Last Wednesday’s live broadcast from Gotham Wines and Liquors‘ 8th Annual Wine Extravaganza, held at the West End Institutional Synagogue. We had some great guests on that show and made new friends. Unfortunately the .mp3 file got trashed, so we never got a chance to hear it the actual broadcast. Tonight’s show will focus on wine and food. Our guests will be several kosher winery spokesmen and distributors, then at the last half hour we will talk to Chef Jeff Nathan, Chef/owner of Abigael’s on Broadway.
We will discuss the reasons for the 4 cups of wine and other Pessach customs, we will hear about their selections from the various wineries, while Chef Jeff will explain the whole concept of the New Jewish Cuisine, which he made into a wildly successful series on Public Television. We will also talk about his journey to become a successful restaurateur and what Abigael’s is planning for Passover.
Please listen in to The Kosher Scene’s Show, this evening at 6:30pm to 8:30pm Eastern Time,
The first cookbook Jeff Nathan published – in 2002 – Adventures in Jewish Cooking, included some great recipes that can be made on Passover. Here is one I intend to savor on the last day of Pessach, when I finally do eat gebroks. It will go perfectly with a glass of Psagot Cabernet Sauvignon 2009
Veal Chops Milanese with Tomato Salad and Arugula
In Milan, you’ll find golden-crusted veal chops so big they fill your plate. Before being cooked, they are pounded while still on the bone. This creates wide flaps of meat to allow for more crispy coating that everyone loves. A combination of matzo flour, matzo meal, and matzo farfel is my secret to creating a crunchier crust than is possible with bread crumbs alone. Using matzo also opens up the possibility of enjoying this dish right through Passover week. You will need a very large, 12-14 inch skillet to cook both chops at once. Of course, if you have two such skillets, you can invite a couple of friends over for dinner, doubling the amount of tomato salad.
- 1 tablespoon fresh lemon juice
- 1/4 cup extra-virgin olive oil
- 2 ripe tomatoes, preferably 1 red and 1 yellow, seeded and cut into 1/2 inch dice
- 1 tablespoon fresh basil, cut into thin ribbons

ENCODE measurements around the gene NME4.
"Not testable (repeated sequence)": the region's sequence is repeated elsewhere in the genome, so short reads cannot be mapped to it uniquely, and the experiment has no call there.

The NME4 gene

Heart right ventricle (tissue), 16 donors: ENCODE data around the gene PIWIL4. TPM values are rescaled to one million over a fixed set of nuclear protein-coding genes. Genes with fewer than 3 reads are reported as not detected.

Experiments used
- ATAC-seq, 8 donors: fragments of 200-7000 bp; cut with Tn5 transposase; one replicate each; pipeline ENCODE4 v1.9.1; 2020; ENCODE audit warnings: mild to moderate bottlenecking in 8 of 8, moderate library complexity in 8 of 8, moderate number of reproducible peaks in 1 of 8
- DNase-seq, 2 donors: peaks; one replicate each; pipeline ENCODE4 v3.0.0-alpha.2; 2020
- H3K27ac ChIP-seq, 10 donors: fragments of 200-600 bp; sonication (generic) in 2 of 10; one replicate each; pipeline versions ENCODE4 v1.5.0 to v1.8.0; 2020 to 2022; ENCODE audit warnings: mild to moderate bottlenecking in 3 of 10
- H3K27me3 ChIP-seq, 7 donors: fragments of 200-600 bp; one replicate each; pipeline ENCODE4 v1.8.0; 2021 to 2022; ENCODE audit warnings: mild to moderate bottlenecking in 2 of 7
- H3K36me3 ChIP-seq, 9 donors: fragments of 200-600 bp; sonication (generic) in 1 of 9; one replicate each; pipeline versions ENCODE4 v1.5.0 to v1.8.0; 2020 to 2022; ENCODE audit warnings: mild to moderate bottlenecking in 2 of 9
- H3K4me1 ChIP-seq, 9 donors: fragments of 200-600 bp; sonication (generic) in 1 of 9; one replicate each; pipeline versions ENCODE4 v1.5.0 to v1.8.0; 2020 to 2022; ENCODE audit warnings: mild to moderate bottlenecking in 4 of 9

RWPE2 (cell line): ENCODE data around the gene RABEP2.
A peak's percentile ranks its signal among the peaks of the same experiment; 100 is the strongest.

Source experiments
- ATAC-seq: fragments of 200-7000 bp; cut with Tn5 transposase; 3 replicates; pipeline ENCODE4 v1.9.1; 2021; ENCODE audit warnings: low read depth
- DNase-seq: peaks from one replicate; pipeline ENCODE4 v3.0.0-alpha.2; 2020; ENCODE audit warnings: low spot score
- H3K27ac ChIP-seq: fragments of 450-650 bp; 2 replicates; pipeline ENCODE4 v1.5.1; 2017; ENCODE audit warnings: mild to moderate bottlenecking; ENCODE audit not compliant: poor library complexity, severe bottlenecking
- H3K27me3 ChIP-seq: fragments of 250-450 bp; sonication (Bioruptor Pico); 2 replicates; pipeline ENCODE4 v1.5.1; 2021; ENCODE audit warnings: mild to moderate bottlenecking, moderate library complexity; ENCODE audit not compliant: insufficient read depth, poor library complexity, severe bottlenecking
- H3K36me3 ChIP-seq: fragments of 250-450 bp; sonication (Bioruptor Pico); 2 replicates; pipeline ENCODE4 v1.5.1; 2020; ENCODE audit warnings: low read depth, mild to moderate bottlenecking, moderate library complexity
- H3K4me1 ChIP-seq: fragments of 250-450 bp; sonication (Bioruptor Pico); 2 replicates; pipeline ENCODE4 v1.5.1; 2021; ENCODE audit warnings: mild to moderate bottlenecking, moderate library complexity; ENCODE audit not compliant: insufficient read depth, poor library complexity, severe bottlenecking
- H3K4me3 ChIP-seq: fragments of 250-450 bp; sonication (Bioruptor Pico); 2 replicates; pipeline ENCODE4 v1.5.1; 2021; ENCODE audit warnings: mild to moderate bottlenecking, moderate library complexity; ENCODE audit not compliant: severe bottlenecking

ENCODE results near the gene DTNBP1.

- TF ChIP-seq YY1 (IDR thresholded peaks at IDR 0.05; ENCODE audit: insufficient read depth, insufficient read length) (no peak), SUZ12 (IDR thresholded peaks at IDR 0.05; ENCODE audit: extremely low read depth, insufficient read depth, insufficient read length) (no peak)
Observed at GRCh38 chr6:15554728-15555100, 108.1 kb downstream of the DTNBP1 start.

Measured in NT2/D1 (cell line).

- 1 1/2 teaspoons chopped fresh oregano
- 1/4 teaspoon chopped fresh rosemary
- Kosher salt and freshly ground black pepper to taste
- Two twelve ounce bone-in veal chops, about 1 inch thick, trimmed of excess fat
- 1/4 teaspoon kosher salt
- 1/8 teaspoon freshly ground pepper
- 1/4 cup matzo flour (also called matzo cake flour)
- 2 large eggs, beaten with 2 teaspoons water
- 1/2 cup matzo meal
- 1/2 cup matzo farfel
- 1/2 cup olive oil (regular or extra-virgin)
- 6 ounces arugula, washed and dried, torn bite-sized pieces.
- Lemon wedges, for serving
- Position a rack in the center of the oven and preheat the oven to 400 F.
- To make the tomato salad, whisk the lemon juice and oil in a medium bowl. Add the tomatoes, basil, oregano and rosemary and toss. Season with salt and pepper. Cover and let stand at room temperature, stirring occasionally, while preparing the veal.
- Place the chops between sheets of plastic wrap or wax paper. Using a heavy mallet or rolling pin, pound the meaty part of each chop until it’s about 1/2 inch thick, to create chops with a thinner flasp of meat attached to the rib bone. (In Milanese restaurants, the veal is pounded even thinner and wider, but at home, practicality demands that you pound the veal to a size that will allow two chops to fit into the skillet.) Season the chops with salt and pepper.
- Place the matzo flour in a shallow dish, the beaten eggs in a second shallow dish and the matzo farfel in a third shallow dish, Coat each veal chop with matzoh flour, then the egg wash, and then the matzoh meal.
- Heat the oil in a 12-inch skillet over medium heat until hot but not smoking. Add the chops and cook, turning one, until golden brown, about 5 minutes. Place the browned chops on a large baking sheet. Bake until they feel firm when pressed in the center, 8 to 10 minutes.
- Just before serving, add the arugula to the tomato salad and mix. For each serving place a chop on a dinner plate and heap the tomato salad on top. Serve immediately with a wedge of lemon.
Just like his other book (which we reviewed) and has become one of my favorites, this one is also chuck full of mouth watering recipes which I can’t wait to try.
Enjoy, gentle reader, enjoy!